In mid-October, Rackspace will release OpenStack Compute, code based on its Cloud Servers technology and the Nebula platform operated by NASA, which is partnering with Rackspace on the project.

So basically, anyone will be able to download the software behind two massive cloud computing platforms and build their own. And NASA and Rackspace have pledged that their engineers will continue to develop the technology — they kind of have to, considering that both organizations will be powering their clouds using OpenStack. Rackspace also says that it will commit money and manpower to supporting enterprise and service provider adoption of OpenStack….

via CIOZone.com – Professional Network for CIOs and IT Professionals – NASA and Rackspace Open Up the Cloud.

Ford SYNC: stream Pandora and tweet hands-free in your Ford

As they say: “It’s not your father’s Ford.”

A few weeks ago, I did a post about the automobile becoming a new application platform.  Take note in this article that the package includes “OpenBeak for safe and hands-free tweeting while driving“.

For those of you in the corporate tech world.  What will your road warriors and traveling executives expect? (Well,  your execs may not be driving Fords but I’m sure that the other manufactures will follow suit very soon.)

Ford SYNC Will Soon Stream Pandora Radio

//

Jennifer Van Grove 21

2010 is shaping up to be the year Ford SYNC forever alters how we experience digital content in our vehicles. Today, the automotive company is breaking even more ground with the news that the next evolution of SYNC will support third-party mobile applications. Get ready to stream Pandora and tweet hands-free in your Ford.

Ford is essentially paving the way for running SYNC-supported mobile applications in your car, courtesy of the Ford SYNC API. It will start with support for Pandora () for streaming online music, Stitcher for listening to podcasts in your car, and OpenBeak for safe and hands-free tweeting while driving. The bottom line is that you’ll be able to wirelessly control your smartphone applications in your car via the SYNC system with voice commands and steering wheel buttons.

The remarkable development — scheduled for release in 2010 — is ground-breaking when it comes to technology made available in cars, and certainly outshines the $1,200 Pioneer device with Pandora support. It’s all made possible thanks to Ford’s SYNC API, which will spawn support for the apps mentioned above and also eventually create a much larger application ecosystem.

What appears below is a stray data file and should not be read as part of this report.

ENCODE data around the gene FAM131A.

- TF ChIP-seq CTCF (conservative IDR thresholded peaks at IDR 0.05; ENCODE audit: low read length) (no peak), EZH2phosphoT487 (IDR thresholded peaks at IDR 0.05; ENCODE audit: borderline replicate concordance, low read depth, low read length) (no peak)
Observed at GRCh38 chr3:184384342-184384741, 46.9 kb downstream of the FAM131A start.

The development also marks the sophistication and evolution of mobile applications. It seems like a dream to envision all our favorite apps functioning in our cars, and yet it’s a reality that Ford is bringing courtesy of its SYNC system.

via Ford SYNC Will Soon Stream Pandora Radio.

5 Web Apps To Keep Your Startup Organized [on a shoestring]

I also like YUGMA as a free alternative to GoToMeeting; have not used DimDim.

I’ve played with the Zoho CRM app and its an excellent Salesforce.com knock-off.

I just looked at an open source business intelligence application last week but the name escapes me.  It was really impressive.  If I find the name, I’ll add it here.

Throw MySQL and Linux into the mix and its amazing how much you can do on a shoestring.

5 Web Apps To Keep Your Startup Organized

Written by Chris Cameron / January 6, 2010 9:30 PM /

In a world where emails, phone calls, texts, and Tweets constantly bombard us, it is getting harder and harder to manage the firehose of data and information being thrust our way. For young companies to succeed this environment, it is imparitive they become organized and efficient lest they fall behind and quickly become overwhelmed.